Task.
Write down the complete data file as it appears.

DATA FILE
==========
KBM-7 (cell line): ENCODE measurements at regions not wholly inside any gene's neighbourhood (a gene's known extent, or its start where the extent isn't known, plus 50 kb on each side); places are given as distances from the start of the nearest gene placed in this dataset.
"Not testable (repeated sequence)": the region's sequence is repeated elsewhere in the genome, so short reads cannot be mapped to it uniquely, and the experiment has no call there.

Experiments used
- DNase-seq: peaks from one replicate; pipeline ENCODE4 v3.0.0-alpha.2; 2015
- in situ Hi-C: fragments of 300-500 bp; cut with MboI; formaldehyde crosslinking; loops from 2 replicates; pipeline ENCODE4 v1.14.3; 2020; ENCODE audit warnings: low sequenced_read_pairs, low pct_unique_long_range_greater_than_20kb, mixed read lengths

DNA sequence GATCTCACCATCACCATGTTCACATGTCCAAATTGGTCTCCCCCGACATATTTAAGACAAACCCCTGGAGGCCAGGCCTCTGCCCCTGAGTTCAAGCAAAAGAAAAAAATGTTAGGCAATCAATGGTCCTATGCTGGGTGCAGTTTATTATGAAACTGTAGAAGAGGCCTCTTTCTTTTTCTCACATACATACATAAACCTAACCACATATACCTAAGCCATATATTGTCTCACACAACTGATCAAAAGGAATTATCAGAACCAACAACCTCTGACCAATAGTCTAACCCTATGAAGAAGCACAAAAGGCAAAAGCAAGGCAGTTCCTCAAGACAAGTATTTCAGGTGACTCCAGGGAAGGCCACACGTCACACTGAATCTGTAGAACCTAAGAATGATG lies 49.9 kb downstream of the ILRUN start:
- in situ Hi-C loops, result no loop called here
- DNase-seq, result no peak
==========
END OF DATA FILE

KBM-7 (cell line): ENCODE measurements at regions not wholly inside any gene's neighbourhood (a gene's known extent, or its start where the extent isn't known, plus 50 kb on each side); places are given as distances from the start of the nearest gene placed in this dataset.
"Not testable (repeated sequence)": the region's sequence is repeated elsewhere in the genome, so short reads cannot be mapped to it uniquely, and the experiment has no call there.

Experiments used
- DNase-seq: peaks from one replicate; pipeline ENCODE4 v3.0.0-alpha.2; 2015
- in situ Hi-C: fragments of 300-500 bp; cut with MboI; formaldehyde crosslinking; loops from 2 replicates; pipeline ENCODE4 v1.14.3; 2020; ENCODE audit warnings: low sequenced_read_pairs, low pct_unique_long_range_greater_than_20kb, mixed read lengths

DNA sequence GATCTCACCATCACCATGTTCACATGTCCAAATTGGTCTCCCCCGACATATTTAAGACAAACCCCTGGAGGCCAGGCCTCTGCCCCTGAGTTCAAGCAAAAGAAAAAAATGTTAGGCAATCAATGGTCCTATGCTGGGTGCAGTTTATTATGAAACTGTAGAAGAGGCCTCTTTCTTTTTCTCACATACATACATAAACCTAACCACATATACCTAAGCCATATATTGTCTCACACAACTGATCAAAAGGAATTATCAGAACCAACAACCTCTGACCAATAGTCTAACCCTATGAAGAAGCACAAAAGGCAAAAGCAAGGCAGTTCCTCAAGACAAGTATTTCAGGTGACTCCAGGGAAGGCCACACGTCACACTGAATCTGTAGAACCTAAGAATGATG lies 49.9 kb downstream of the ILRUN start:
- in situ Hi-C loops, result no loop called here
- DNase-seq, result no peak